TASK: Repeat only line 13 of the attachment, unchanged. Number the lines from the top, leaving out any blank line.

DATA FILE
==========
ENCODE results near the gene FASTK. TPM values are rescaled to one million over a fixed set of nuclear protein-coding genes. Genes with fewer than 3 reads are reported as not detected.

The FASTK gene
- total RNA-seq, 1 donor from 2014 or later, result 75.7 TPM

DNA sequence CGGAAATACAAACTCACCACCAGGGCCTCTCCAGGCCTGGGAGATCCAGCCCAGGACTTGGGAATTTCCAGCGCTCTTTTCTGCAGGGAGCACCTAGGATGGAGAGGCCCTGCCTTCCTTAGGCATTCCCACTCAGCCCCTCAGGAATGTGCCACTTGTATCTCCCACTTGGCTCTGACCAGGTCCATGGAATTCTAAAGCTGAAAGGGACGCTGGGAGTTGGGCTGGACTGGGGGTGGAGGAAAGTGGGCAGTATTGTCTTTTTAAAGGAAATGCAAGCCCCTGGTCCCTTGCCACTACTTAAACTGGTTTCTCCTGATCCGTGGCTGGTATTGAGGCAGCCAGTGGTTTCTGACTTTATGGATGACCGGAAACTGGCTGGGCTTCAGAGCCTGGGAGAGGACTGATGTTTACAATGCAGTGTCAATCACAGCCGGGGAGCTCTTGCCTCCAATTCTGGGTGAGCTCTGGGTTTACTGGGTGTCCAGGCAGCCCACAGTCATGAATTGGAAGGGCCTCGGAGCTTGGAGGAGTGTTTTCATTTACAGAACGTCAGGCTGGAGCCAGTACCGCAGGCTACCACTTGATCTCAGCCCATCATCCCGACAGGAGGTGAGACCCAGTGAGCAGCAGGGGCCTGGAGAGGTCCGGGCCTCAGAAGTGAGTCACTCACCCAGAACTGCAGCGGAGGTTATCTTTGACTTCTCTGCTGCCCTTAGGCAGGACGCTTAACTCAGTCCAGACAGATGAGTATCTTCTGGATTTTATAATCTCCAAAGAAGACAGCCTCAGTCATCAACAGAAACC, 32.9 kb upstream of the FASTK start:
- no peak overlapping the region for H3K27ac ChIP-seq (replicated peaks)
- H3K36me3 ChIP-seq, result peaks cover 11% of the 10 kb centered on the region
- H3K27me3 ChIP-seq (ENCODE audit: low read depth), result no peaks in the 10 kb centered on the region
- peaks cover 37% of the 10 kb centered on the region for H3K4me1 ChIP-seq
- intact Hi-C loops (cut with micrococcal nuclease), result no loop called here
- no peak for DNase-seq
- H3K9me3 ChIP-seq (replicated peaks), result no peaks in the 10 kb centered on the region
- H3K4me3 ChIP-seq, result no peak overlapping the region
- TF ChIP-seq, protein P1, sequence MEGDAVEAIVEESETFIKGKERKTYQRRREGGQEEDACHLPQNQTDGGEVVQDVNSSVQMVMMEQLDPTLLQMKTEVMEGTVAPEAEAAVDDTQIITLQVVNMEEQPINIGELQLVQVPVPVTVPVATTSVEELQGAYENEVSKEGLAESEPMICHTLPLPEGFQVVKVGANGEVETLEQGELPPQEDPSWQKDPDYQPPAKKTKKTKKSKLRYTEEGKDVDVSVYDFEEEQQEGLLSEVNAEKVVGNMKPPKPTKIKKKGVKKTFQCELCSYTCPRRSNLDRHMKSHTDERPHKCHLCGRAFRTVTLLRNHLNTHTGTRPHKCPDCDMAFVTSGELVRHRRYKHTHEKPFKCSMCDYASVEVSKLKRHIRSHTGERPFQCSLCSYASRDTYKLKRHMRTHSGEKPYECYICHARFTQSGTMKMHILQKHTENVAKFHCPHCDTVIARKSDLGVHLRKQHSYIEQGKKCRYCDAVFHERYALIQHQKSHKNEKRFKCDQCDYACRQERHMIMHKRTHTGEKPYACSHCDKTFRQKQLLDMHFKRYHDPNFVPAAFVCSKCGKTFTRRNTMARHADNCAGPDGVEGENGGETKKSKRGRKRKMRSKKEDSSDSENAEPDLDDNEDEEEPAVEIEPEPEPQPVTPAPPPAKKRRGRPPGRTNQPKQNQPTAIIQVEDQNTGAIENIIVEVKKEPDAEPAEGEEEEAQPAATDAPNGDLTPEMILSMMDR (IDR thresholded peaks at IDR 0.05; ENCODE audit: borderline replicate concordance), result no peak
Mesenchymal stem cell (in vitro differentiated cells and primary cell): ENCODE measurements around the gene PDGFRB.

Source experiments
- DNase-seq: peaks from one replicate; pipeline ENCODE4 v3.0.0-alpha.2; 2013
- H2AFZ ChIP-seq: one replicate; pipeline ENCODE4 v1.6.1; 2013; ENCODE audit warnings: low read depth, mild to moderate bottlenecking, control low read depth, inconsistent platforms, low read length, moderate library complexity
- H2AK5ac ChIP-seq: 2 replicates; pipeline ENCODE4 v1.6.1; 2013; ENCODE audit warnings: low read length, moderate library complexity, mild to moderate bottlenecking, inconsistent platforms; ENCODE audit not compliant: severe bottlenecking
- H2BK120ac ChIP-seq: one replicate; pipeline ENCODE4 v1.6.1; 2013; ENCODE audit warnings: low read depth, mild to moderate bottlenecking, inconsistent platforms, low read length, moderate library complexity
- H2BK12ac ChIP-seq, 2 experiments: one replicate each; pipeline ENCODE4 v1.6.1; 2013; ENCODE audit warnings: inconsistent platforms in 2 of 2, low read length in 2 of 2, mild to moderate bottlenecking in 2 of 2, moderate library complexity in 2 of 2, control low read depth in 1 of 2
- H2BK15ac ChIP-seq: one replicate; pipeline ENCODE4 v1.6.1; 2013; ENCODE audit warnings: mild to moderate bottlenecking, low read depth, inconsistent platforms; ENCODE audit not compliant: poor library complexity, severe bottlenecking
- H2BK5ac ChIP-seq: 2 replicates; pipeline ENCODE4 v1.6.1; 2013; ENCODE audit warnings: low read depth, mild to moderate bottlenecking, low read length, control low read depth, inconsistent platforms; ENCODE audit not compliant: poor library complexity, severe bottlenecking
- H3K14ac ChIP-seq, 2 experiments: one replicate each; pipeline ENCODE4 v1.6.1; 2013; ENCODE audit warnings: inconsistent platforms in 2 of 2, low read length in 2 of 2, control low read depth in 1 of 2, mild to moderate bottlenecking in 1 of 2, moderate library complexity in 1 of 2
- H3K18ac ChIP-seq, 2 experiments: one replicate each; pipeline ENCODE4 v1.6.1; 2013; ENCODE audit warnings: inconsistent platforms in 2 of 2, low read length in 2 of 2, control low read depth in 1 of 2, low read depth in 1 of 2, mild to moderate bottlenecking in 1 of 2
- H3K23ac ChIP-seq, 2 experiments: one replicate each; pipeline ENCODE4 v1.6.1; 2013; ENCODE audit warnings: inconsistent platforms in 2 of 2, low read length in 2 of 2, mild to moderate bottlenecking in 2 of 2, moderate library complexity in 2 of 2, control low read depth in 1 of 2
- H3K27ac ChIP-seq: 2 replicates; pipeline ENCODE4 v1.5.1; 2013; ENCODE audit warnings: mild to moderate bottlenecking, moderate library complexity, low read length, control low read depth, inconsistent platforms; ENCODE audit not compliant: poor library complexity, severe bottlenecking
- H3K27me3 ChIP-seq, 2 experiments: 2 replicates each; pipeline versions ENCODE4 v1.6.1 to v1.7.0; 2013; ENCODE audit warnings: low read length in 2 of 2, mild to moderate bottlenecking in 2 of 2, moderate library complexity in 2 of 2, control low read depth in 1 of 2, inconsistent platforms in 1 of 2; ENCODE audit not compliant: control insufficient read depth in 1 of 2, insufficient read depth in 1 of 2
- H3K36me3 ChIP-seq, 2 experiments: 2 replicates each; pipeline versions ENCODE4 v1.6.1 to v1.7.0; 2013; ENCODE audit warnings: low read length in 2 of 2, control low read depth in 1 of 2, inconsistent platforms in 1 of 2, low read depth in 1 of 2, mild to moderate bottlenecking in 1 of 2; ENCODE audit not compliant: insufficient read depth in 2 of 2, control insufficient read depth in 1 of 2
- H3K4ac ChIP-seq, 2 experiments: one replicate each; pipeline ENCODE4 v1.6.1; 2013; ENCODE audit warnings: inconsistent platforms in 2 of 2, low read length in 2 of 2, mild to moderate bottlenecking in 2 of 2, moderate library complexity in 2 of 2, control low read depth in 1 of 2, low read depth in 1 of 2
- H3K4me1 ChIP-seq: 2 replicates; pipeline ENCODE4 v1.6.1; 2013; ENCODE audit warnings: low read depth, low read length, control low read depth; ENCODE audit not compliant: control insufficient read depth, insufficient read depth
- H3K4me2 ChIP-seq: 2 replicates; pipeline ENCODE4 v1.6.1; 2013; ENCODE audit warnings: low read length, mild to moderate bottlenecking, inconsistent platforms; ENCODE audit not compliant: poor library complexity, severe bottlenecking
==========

- TF ChIP-seq, protein P1, sequence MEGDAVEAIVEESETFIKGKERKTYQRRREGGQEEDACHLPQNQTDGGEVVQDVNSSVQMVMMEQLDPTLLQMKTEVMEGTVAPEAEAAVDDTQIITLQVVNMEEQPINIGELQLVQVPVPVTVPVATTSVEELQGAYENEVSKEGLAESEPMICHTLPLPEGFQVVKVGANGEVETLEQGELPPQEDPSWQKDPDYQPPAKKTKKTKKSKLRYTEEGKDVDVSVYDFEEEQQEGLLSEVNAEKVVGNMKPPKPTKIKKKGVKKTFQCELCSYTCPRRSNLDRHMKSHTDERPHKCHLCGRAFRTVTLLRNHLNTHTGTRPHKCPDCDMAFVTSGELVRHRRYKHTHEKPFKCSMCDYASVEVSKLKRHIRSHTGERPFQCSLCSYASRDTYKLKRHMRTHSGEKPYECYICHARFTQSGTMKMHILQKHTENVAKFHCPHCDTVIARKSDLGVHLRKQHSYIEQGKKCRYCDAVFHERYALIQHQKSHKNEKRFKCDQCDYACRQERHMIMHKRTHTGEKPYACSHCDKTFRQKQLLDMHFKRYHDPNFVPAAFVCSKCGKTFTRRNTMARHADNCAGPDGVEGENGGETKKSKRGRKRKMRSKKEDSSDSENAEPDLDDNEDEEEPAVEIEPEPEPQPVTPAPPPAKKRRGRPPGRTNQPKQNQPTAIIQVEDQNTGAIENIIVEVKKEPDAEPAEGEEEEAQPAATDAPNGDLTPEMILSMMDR (IDR thresholded peaks at IDR 0.05; ENCODE audit: borderline replicate concordance), result no peak